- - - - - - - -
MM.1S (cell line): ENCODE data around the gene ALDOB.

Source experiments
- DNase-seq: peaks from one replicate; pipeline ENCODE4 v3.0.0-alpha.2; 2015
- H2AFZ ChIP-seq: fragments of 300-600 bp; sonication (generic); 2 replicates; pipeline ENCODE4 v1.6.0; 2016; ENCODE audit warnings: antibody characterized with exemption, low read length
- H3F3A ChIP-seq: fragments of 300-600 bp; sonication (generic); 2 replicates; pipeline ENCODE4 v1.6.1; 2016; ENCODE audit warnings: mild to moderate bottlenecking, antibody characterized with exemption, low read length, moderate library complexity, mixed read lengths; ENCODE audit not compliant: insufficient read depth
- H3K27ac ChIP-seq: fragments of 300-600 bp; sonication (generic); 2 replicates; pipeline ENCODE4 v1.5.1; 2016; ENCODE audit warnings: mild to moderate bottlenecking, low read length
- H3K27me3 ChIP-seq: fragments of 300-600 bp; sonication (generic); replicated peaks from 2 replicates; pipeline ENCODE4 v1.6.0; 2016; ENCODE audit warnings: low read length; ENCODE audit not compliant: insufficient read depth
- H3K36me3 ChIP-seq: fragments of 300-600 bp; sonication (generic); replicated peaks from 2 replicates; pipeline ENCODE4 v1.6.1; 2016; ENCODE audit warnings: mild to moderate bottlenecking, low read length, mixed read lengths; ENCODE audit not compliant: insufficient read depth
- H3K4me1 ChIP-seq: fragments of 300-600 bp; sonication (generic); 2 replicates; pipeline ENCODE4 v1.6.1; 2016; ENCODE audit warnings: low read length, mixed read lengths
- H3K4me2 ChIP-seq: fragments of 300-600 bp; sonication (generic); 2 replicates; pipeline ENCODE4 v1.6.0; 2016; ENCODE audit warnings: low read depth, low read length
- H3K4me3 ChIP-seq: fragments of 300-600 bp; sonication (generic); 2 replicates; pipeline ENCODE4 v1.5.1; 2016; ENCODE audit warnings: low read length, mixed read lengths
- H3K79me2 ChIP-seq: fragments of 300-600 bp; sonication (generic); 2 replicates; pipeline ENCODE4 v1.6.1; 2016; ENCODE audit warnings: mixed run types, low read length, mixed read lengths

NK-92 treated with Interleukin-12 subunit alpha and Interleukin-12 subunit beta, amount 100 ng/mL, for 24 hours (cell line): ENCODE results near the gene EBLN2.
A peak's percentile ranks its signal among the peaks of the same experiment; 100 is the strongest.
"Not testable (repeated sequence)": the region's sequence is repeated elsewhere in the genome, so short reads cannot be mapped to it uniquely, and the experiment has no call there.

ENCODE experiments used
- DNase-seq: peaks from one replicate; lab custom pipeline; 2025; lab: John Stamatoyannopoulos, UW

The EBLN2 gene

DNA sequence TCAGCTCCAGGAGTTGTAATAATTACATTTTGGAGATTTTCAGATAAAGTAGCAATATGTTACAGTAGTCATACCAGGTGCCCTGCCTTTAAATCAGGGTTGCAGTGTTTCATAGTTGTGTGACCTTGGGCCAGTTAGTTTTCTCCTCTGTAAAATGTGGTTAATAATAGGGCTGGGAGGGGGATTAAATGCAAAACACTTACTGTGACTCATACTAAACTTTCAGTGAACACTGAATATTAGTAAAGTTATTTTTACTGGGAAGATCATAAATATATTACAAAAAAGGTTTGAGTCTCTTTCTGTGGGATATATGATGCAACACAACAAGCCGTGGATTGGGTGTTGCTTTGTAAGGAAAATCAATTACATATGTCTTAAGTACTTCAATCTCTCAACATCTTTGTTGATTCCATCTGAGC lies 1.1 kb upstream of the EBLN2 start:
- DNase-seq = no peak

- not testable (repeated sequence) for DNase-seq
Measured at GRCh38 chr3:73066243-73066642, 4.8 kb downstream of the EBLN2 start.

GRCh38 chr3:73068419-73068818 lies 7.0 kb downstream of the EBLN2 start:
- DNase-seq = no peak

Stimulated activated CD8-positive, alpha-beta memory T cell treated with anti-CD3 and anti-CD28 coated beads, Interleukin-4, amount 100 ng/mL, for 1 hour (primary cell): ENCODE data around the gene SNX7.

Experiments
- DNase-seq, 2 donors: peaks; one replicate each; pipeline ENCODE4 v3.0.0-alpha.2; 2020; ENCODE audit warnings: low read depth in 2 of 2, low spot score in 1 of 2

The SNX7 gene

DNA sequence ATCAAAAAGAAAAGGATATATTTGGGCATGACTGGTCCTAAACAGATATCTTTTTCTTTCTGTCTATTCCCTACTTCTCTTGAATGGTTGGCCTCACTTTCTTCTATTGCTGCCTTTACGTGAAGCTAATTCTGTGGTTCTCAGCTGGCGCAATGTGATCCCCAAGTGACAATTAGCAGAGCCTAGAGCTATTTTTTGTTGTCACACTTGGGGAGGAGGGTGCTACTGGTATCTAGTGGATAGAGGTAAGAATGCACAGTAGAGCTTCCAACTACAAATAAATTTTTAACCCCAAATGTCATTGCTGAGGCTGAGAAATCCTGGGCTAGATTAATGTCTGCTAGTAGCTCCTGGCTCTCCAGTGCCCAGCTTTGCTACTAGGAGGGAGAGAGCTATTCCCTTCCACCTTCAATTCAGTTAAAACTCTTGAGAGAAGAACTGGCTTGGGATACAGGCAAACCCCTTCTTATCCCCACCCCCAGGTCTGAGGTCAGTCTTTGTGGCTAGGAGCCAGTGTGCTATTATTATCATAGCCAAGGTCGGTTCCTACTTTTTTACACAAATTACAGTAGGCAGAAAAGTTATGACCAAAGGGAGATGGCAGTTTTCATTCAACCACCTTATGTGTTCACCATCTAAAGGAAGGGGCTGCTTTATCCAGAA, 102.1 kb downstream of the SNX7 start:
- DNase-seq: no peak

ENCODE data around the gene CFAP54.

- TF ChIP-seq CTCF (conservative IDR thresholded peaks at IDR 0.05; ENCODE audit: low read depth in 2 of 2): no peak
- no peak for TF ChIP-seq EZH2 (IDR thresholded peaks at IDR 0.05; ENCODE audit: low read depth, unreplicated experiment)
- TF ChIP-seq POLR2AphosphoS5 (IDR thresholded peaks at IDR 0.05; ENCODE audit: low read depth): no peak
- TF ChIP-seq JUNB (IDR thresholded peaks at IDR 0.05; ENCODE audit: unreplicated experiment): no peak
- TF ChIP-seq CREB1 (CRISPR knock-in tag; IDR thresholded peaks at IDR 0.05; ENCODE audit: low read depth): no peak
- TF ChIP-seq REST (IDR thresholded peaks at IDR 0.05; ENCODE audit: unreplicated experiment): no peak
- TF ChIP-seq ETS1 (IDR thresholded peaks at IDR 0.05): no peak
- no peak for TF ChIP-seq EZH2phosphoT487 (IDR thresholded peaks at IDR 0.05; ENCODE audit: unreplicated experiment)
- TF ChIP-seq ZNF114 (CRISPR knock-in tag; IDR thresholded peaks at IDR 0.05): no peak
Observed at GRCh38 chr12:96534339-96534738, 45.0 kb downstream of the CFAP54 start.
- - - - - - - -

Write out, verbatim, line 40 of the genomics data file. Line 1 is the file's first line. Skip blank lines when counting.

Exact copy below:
- TF ChIP-seq ZNF114 (CRISPR knock-in tag; IDR thresholded peaks at IDR 0.05): no peak